Those who previously avoided attending contemporary art exhibits for fear of confronting something esoteric and incomprehensible, can make an exception this time. The exhibition (One Man Show) at Gary Tatintsian Gallery is meant to be taken in directly, regardless of the visitor’s preparation. Upon entering, one becomes a spectator to a stunning visual history of Western art, revealed through one man’s theatrical transformations of historic works.
The creator of this explosive mix of Kabuki theater, painting and staged photography not without the element of kitsch, is a guest from Japan Yasumasa Morimura. He is not only a photographer, but a director and producer, as well as the main dramatic persona in all of his works. Each of his photographs is a carefully choreographed spectacle, the finale of which is captured in a photographic instance.
Yasumasa Morimura was born in Osaka, Japan in 1951. He studied at the University of the Arts in Kyoto and received his Masters from Columbia University in New York. His artistic vernacular is a stream of contradictions, arising at the juncture of the traditional and the contemporary, the crossroads of gender identity, the conflict between outward appearance and inner being.
It is Morimura’s approach to the creation of his works that is decidedly interesting and surpasses the bounds of traditional photography. The process to creating one of his photographs is long, one that begins with constructing the decorative background for each scene, out of clay. After meticulous treatment, the sculpture gets painted and is given color. During the next phase, the artist transforms himself into the personage of the painting with the aid of extravagant make up and costume. The culmination of this endeavor is captured on film, and only at the very last stage is the image adjusted using current technology. In the end, a new kind of synthetic product is born, which combines the art of theater, sculpture, painting and photography in one.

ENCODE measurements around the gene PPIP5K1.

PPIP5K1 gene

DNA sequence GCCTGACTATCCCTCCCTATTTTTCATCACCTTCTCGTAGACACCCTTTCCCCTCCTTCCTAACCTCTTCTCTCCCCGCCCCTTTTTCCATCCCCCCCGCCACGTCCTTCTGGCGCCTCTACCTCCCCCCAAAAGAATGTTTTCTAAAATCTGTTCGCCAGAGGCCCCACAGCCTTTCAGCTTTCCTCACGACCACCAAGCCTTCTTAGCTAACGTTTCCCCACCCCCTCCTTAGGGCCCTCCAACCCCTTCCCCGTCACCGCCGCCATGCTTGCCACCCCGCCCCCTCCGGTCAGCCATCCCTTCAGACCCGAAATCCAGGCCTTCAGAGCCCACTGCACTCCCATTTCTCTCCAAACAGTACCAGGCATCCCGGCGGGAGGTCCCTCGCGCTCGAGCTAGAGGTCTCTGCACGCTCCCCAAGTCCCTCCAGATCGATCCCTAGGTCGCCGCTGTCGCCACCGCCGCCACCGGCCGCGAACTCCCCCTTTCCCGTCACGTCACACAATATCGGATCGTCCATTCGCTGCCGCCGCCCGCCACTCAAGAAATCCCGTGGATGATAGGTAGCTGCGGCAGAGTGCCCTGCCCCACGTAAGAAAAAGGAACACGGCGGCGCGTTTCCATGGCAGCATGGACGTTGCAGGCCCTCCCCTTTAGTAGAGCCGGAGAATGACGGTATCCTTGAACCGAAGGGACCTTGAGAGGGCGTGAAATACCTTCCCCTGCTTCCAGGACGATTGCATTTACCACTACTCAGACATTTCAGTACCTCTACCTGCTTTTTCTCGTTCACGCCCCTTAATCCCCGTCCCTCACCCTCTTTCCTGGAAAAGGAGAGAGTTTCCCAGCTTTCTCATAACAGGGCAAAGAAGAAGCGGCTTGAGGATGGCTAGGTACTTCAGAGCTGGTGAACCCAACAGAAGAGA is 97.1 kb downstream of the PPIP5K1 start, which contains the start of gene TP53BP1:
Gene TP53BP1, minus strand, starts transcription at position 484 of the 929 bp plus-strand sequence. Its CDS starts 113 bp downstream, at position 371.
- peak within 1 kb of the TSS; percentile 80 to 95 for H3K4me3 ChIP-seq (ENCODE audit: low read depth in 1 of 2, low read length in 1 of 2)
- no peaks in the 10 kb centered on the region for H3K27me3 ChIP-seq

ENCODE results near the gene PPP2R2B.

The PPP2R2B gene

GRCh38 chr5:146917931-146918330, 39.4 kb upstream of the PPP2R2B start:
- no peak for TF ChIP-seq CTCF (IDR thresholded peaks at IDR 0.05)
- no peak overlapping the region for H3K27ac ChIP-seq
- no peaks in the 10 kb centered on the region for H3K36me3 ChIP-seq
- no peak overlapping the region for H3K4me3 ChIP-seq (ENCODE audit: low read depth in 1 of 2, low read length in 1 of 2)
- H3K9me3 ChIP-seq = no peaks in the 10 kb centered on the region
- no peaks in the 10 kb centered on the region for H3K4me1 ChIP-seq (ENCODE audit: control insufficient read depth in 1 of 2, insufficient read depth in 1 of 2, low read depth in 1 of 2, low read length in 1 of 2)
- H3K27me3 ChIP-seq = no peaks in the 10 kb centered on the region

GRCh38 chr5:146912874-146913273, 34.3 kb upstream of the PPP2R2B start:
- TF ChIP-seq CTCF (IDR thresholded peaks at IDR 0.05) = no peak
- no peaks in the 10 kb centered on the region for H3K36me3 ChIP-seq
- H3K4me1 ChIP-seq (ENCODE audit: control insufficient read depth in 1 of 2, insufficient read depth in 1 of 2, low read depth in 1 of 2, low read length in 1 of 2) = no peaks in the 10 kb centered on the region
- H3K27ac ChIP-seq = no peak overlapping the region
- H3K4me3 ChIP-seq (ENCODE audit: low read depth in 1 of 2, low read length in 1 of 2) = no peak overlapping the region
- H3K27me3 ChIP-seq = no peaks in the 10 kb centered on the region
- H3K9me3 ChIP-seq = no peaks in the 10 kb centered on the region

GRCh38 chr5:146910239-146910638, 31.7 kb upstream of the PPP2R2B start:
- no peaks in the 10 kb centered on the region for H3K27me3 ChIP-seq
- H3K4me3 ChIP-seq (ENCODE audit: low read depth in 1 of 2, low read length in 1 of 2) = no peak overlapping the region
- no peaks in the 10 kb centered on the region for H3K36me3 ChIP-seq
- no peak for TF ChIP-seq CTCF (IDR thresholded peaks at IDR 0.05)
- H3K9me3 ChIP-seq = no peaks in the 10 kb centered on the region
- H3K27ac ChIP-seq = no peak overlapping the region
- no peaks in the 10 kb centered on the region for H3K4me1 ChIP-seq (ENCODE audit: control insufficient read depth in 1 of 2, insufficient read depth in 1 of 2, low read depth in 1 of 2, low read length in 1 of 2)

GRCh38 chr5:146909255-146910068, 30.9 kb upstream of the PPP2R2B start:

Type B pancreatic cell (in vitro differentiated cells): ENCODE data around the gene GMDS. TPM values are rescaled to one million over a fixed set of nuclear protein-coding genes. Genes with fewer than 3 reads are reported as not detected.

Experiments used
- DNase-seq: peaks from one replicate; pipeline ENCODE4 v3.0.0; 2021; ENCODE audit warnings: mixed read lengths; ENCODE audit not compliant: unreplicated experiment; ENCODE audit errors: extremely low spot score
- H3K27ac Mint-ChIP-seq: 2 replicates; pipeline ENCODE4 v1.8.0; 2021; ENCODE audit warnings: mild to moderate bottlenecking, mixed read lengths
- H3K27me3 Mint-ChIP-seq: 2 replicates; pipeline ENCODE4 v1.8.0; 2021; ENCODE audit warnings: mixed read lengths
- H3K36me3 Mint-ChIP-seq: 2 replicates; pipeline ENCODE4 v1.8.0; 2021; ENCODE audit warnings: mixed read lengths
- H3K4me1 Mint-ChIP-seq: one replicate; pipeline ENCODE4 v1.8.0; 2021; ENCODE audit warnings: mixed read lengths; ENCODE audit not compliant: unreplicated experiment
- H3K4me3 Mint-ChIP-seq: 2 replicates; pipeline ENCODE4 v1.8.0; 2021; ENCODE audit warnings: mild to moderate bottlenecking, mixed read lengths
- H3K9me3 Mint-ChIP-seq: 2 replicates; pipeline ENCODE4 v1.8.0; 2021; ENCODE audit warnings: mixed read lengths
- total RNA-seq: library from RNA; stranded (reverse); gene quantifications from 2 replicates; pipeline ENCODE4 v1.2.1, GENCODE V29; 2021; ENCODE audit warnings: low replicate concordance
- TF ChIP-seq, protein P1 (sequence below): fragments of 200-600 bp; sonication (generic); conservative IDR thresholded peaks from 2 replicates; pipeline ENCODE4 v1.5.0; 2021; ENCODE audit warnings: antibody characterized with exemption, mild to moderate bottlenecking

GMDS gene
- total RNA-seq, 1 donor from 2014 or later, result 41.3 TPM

He gained world recognition with his series of self-portraits, transformations into canonical figures of contemporary mass culture like Marylin Monroe, Vivien Lee, Liza Minnelli. Another successful series of self-portraits was a collection of works illustrating the history of Western art that included interpretations of paintings by Leonardo Da Vinci, Rembrandt, Goya, Van Gogh and Frida Kahlo.
No international Biennial of art goes by without including Morimura’s works. His works belong to permanent collections of the world’s largest museums (Museum of Modern Art, New York; Guggenheim Museum, New York; Museum Ludwig, Köln; SFMOMA, San Francisco; Museum of Contemporary Art, Tokyo; National Museum of Modern Art, Kyoto; Tokyo Metropolitan Art Museum), and are part of respected private collections (The Saatchi Gallery, London).
Gary Tatintsian Gallery is pleased to present this full-scale exhibition of a prominent star of Japanese contemporary art. The show features large format photographs and a video installation created by Morimura on the themes of paintings of famous Mexican artist Frida Kahlo and legendary painter Francisco Goya.